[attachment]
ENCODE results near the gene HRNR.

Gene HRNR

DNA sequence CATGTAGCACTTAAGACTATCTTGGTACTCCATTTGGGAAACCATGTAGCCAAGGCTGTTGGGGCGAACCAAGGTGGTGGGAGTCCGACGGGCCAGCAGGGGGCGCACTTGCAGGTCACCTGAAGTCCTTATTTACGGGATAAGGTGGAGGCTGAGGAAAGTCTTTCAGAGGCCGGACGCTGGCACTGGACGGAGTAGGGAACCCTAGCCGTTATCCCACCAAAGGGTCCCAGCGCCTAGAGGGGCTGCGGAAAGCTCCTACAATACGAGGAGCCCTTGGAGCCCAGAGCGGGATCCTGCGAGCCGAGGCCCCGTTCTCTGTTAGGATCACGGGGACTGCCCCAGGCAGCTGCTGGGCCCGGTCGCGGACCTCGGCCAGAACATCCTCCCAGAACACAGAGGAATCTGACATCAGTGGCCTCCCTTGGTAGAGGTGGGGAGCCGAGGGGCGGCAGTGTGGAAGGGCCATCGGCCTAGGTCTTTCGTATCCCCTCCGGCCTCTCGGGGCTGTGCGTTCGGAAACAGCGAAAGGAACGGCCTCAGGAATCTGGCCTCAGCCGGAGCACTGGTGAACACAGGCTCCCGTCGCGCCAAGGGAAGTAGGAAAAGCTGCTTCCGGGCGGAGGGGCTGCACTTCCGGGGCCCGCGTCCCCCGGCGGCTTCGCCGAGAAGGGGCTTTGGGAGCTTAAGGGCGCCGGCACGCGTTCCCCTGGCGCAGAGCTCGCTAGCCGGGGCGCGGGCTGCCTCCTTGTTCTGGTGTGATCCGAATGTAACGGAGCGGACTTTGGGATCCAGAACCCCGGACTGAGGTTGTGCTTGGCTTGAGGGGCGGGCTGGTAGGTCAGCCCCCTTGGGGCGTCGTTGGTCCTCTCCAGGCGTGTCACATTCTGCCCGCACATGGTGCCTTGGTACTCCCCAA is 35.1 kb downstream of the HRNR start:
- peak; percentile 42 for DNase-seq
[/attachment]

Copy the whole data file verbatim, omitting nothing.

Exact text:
ENCODE results near the gene HRNR.

Gene HRNR

DNA sequence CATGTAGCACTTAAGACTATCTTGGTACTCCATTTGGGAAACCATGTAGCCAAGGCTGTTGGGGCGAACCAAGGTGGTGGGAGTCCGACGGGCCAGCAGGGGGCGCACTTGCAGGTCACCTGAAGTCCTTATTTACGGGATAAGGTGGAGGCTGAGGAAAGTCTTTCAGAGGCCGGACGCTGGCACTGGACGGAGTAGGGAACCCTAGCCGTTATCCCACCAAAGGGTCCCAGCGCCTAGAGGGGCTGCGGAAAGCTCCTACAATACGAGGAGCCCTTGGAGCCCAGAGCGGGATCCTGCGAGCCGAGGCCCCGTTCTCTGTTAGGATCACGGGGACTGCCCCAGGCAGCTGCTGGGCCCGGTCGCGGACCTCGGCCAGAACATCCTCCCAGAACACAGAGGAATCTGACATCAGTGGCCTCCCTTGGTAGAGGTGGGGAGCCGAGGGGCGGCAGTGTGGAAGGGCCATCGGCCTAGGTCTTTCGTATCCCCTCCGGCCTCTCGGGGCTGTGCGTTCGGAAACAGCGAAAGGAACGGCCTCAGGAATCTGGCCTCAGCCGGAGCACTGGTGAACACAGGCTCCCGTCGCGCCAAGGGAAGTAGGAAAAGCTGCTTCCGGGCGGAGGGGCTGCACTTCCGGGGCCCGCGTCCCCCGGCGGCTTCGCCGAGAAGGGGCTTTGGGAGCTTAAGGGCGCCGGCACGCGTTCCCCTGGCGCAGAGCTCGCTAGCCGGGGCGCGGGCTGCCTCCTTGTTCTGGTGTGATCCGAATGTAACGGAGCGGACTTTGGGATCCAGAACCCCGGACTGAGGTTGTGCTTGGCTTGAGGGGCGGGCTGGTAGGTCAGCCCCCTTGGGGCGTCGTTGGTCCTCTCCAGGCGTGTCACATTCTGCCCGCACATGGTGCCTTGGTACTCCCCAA is 35.1 kb downstream of the HRNR start:
- peak; percentile 42 for DNase-seq